Brave new world?

The Birmingham Bull Ring feature I compiled last week seems to have stirred quite a bit of interest, both here and on Facebook. I realise it’s a long way from Brownhills, but for people of a certain age, hopping on the 156 and taking the hour-long trip into Birmingham was a rarified and exciting experience when you were more used to the confines of Brownhills High Street. I have really strong, fond memories of the old Birmingham pictured here, and also of the sense of failure that engendered it in the late eighties and early nineties. There will be more on this subject to come, as I’m trying to collect images from the period I recall so fondly. Please click on the images to visit the original photographers sites – there’s a whole treasury of stuff there from some great photographers.

Telly Salvalas does a promo for Brum – as he did for many cities. This never, ever gets old. Enjoy.

Birmingham Shopping Centre

I think I remember this - but it could be a false memory. I think this was where the central island of shops was in the original Pallisades, above New Street Station. Nice threads on the gent, to boot. Picture spotted in the wonderful Flcikr photo stream of FrMark.

70s Birmingham 0039

Now, this one has opened up a who can of railway anorak worms. This is the old Snow Hill Station, which I'd always been told was a remarkable place, but never looked into. Apparently, when disused in the seventies, it was used a a pay car park. These cars are parked on the old platforms. What the very hell? Take a look at FrMark's wonderful Flickr photo stream for more.

From the brilliant and essential Birmingham, it’s not shit blog, a fantastic piece about a lost shortcut in Birmingham, recently closed.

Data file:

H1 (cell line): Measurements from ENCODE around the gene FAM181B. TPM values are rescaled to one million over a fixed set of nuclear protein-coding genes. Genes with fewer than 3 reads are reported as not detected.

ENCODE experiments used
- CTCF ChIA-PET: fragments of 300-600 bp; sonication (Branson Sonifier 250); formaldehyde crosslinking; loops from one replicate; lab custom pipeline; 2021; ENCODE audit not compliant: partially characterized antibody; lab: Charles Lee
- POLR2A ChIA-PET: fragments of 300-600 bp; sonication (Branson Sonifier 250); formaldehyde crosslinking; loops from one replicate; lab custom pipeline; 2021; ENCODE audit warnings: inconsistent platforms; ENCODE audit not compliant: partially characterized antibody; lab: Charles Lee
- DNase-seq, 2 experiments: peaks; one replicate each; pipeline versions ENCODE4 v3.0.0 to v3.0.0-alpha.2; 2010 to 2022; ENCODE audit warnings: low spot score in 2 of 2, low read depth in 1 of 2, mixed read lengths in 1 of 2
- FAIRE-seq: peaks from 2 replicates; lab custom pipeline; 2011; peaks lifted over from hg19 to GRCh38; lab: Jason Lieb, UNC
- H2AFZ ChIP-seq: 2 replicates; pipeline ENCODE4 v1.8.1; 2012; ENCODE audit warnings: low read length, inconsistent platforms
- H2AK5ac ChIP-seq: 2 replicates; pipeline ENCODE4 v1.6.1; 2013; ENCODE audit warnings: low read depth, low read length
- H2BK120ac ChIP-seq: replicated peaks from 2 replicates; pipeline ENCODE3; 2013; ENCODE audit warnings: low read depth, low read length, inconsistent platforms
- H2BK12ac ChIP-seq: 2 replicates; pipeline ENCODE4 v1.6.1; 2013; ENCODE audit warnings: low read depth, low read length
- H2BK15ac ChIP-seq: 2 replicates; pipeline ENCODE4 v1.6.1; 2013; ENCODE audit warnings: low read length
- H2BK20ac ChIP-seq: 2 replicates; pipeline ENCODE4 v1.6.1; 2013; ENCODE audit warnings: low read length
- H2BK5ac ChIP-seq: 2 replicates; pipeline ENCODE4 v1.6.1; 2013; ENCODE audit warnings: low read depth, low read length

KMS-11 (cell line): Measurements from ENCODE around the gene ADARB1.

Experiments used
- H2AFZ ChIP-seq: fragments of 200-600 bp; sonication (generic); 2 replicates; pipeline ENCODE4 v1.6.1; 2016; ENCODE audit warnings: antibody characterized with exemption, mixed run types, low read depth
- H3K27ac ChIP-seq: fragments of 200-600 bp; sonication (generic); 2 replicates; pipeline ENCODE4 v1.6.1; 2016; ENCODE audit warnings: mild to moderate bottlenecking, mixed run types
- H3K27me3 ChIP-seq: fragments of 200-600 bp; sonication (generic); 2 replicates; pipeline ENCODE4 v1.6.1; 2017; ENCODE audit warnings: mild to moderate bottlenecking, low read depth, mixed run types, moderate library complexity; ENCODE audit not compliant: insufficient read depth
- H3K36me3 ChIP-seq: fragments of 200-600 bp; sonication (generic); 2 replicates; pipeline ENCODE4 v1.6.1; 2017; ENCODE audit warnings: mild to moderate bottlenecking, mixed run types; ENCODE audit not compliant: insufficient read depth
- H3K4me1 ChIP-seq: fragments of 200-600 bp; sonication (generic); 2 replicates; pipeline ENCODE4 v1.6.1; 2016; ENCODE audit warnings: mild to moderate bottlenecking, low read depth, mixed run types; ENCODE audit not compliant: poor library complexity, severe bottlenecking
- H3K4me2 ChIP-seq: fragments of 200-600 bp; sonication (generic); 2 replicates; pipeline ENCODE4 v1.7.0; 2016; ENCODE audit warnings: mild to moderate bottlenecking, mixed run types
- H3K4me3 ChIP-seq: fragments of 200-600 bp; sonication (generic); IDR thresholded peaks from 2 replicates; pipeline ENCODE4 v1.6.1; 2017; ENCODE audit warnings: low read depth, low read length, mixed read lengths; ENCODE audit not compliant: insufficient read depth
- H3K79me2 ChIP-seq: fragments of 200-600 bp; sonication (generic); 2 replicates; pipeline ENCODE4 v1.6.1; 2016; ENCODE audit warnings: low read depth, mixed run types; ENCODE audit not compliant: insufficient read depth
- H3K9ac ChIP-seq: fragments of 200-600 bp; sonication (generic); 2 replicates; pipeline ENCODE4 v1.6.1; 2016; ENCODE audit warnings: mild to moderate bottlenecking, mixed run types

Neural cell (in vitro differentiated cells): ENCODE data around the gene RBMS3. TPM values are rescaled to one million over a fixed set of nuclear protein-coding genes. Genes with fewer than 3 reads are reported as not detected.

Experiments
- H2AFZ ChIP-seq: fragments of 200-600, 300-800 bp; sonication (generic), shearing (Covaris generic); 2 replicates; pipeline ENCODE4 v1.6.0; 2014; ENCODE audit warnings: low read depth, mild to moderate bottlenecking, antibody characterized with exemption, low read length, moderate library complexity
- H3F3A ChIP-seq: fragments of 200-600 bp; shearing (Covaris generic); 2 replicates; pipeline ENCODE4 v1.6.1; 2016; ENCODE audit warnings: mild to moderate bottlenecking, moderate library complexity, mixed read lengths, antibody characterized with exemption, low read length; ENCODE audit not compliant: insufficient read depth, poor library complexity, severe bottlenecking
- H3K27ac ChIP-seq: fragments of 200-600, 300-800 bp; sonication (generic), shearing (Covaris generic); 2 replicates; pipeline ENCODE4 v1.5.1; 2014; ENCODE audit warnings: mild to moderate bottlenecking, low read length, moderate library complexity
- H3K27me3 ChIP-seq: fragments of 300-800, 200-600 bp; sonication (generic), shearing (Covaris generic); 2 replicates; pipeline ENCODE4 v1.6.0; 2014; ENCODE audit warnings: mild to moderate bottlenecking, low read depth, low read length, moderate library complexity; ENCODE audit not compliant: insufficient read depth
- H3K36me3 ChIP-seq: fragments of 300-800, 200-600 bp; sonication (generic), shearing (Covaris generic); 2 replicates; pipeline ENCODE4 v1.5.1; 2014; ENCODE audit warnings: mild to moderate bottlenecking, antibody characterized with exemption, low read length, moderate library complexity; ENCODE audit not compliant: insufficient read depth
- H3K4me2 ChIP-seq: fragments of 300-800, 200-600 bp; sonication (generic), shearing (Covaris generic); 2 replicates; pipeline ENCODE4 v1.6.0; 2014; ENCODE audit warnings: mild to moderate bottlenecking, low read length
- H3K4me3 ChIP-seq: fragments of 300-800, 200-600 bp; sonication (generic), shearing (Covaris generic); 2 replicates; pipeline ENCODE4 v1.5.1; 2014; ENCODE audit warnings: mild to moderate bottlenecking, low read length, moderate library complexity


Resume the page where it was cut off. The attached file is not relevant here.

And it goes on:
Requiem for a piss-stained short cut by Danny Smith

Danny Smith has written some brilliant stuff about Birmingham on the site and Jon Bounds, the creator and curator of the blog is fast approaching national treasure status. Please check them out.

Steel drums

So close.... and yet so far away. I remember this spot, must have passed through it loads of times - probably clutching my latest vinyl purchase from Virgin or Frank Wild Records - but can't place it. Like so much of the old Bull Ring, you knew how to get to bits of it, but you were so dislocated from the rest of the city by roads and subways that you were never sure exactly where you were. Taken form the Flickr photosteam of bretwilde.

In the above eighties TV advert, look out for the dreadful fashion, and actor Stan Stennett (who was in Crossroads at the time) on the escalator in Central Court. Cheesy, or what?

Bull Ring

More memories. Gino's was a series of Italian restaurants - not sure if they were a national chain or just a Birmingham thing. Must have had one of my first 'proper' meals out here. I think there was this one in the upper maze of the Bull Ring, one like a cafe that sold ice cream on Centre Court and another on the corner of, I think, Smallbrook Quensway at Horsefair (where the Pagoda is now) - I'm talking late seventies until mid eighties. Please help me here - anyone remember them or the details? What became of them? I know I had some kind of pasta; it was mind bendingly exotic to me then. Another good one from the Flickr photo stream of FrMark.